Welcome to the Niyogi Lab

hhmi logoThe Niyogi Lab studies photosynthetic energy conversion and its regulation in algae and plants.

The lab's long-term research goals are to understand how photosynthetic energy conversion works, how it is regulated, and how it might be improved to help meet the world's needs for food and fuel.

The lab uses a wide array of experimental organisms (cyanobacteria, eukaryotic algae, and plants) and interdisciplinary approaches to investigate fundamental questions about assembly, regulation, and dynamics of photosynthesis. Current lab members study the biosynthesis and function of photosynthetic pigments, assembly of photosynthetic reaction centers, structure and dynamics of the photosynthetic membrane, mechanisms involved in sensing excess light, and regulation of photosynthetic light harvesting in saturating light. By comparing how photosynthesis works in diverse organisms, we hope to uncover general design principles of natural photosynthesis as well as unique adaptations to different environments.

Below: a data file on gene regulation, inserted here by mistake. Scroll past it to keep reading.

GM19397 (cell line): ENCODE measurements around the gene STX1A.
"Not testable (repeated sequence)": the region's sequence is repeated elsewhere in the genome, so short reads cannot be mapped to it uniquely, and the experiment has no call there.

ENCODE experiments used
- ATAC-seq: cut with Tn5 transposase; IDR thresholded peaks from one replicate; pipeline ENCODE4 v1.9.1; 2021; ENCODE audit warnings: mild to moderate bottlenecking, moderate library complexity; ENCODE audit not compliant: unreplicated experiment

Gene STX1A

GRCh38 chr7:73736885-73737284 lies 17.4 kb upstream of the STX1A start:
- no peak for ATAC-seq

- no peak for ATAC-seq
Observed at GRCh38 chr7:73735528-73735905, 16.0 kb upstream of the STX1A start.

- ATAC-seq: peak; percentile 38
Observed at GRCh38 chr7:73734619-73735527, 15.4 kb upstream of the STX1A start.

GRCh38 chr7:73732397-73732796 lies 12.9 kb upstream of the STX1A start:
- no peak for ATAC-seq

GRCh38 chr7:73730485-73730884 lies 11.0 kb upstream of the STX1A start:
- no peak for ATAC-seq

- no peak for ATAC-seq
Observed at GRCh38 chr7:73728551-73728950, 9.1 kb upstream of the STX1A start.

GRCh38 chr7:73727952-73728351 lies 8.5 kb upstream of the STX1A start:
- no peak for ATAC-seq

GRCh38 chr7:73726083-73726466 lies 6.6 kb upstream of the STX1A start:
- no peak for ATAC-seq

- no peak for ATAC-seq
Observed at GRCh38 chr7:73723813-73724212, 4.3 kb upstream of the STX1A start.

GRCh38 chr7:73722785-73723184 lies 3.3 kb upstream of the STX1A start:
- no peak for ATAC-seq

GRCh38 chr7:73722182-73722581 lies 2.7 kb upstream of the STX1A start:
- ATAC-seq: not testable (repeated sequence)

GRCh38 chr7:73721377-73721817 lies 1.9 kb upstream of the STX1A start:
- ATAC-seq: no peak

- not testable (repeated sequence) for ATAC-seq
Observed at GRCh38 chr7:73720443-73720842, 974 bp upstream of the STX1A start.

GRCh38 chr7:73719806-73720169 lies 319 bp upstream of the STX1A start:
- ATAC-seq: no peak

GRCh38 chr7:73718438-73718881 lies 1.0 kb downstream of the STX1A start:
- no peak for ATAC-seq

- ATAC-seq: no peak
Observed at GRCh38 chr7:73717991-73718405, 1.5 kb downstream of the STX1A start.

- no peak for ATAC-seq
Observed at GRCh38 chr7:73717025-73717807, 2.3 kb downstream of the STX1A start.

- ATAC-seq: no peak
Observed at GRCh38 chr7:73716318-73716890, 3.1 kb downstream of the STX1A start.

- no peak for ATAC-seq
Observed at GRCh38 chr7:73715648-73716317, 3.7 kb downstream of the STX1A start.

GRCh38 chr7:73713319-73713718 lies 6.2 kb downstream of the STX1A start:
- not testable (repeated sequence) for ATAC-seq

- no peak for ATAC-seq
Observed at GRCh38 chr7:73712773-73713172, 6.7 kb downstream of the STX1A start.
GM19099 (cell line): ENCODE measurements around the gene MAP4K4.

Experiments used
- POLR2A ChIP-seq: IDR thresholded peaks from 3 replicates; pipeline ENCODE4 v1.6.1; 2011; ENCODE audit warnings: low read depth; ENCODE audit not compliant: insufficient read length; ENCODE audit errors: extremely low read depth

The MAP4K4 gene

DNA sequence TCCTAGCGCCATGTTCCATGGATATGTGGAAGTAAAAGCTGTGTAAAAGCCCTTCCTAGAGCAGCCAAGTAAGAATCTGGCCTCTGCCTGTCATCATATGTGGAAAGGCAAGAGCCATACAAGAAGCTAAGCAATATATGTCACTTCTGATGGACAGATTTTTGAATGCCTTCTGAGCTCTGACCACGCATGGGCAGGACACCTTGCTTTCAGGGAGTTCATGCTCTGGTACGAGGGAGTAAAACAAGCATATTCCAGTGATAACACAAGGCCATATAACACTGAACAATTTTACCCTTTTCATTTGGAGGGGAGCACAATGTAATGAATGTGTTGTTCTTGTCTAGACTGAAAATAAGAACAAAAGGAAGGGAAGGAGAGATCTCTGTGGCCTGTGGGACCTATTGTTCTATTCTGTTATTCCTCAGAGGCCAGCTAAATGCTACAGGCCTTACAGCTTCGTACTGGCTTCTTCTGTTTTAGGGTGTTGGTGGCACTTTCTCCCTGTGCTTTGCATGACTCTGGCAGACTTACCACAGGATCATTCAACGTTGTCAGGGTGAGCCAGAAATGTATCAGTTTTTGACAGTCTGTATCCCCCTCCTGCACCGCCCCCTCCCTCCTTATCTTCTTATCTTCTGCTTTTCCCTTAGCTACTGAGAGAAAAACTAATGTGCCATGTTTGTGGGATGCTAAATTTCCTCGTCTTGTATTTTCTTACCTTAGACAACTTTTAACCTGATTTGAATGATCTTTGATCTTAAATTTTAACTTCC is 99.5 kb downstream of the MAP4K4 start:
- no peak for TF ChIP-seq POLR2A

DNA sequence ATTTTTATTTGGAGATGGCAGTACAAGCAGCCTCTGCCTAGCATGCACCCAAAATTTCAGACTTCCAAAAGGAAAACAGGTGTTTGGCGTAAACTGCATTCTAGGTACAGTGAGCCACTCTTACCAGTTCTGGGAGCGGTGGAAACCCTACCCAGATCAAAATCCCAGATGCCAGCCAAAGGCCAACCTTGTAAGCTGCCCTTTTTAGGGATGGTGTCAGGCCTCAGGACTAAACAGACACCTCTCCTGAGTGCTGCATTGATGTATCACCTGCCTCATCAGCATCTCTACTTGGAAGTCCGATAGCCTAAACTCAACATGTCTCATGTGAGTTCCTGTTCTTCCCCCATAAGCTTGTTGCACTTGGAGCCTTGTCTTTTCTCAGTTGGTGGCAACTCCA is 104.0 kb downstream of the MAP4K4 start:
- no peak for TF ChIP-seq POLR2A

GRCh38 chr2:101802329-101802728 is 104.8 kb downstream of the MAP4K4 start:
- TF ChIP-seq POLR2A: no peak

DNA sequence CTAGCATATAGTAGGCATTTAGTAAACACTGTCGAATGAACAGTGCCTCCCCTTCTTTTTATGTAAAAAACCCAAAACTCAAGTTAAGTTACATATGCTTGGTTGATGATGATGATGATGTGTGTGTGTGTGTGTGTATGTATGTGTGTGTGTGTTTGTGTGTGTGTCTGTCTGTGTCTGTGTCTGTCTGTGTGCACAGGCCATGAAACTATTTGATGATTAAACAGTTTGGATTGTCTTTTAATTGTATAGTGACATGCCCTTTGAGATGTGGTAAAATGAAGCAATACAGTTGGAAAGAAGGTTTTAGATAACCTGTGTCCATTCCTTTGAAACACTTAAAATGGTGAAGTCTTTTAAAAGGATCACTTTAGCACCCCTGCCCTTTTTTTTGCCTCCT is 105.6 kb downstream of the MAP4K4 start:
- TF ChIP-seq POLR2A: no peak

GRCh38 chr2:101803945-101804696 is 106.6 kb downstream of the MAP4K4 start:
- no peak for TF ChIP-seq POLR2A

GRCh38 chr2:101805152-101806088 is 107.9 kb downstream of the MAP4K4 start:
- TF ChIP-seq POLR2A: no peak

Chris Gee joins the Niyogi lab

Graduate student Chris Gee is awarded the 2014 National Science Foundation Graduate Research Fellowship.

Chris Baker joins the Niyogi lab

Chris joins the Niyogi lab as a postdoctoral researcher.

The Niyogi lab welcomes Koichi Kobayashi

Koichi Kobayashi is on sabbatical leave while in the Niyogi lab.

Laurie Leonelli joins the Niyogi Lab

Laurie joins the Niyogi lab as postdoctoral researcher.

Stephane Gabilly joins the Niyogi lab

Stephane joins the Niyogi lab as a postdoctoral researcher.

Congratulations on the funding of grant from DOE’s Advanced Research Projects Agency-Energy (ARPA-E)

Scientists at UC Berkeley and Lawrence Berkeley National Laboratory's FOLIUM Project, funded by ARPA-E, use light to convert the carbon in tobacco leaves into biofuels.

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